I’ll pick up the story from here. We were finishing dinner, ready to watch the light show from the clock tower and then head back home to talk to our families for the first time since leaving the States. Quick quiz: What do you do after eating at a restaurant? Pay the bill. What does it take to pay the bill? Money.


Money! We kept our money in Zhou’s wristlet, but Zhou’s wristlet was conspicuously absent. By transitivity, that meant Zhou’s iTouch, Zhou’s credit card, our ATM cards and our student cards were all missing as well. (Before you ask why we keep all these important things in one place, let me just say that we had a reason for it, but agreed, we also had been getting a little complacent with security.) We carefully retraced our steps from the day, which actually wasn’t that difficult since we didn’t get in nearly as much as we had planned. We came to the conclusion that either the wristlet was still at the concierge desk at Elements mall (where we had gotten some travelers coupons) or it was gone forever. We just prayed for the former.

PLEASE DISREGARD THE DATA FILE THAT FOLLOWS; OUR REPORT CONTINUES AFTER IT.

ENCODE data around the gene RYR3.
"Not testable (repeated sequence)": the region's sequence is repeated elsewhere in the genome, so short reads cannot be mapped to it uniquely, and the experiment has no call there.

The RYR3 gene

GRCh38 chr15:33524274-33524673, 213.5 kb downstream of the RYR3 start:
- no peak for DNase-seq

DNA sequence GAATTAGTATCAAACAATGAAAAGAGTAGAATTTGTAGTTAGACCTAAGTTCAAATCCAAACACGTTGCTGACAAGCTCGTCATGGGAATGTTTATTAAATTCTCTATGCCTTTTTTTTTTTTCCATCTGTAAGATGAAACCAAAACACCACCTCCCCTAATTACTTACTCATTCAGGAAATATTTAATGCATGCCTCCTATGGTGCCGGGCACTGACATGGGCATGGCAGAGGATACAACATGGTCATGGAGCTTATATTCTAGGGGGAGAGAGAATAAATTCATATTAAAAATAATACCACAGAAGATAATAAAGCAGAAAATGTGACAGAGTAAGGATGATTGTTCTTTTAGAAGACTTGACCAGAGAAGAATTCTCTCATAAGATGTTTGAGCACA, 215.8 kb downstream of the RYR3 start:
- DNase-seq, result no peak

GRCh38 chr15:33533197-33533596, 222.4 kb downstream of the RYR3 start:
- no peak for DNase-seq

Since I kept our US dollars on me, Zhou quickly ran outside to exchange a $20 to pay for our $8 meal, then we were off. Thank goodness Hong Kong is the easiest city I’ve ever had to get around in – yes, easier than Charlotte, easier than New York, easier than any city with English writing everywhere. We hopped on the nearest MTR and made a beeline for Elements before Zhou had a heart attack.

Of course I probably wouldn’t be writing this story if we had ended up losing everything, so luckily the wristlet was at the mall, kept tightly by security. We were able to identify everything that was in it, then we filled out a form and were on our way. Kids, this brings me to the moral of the story: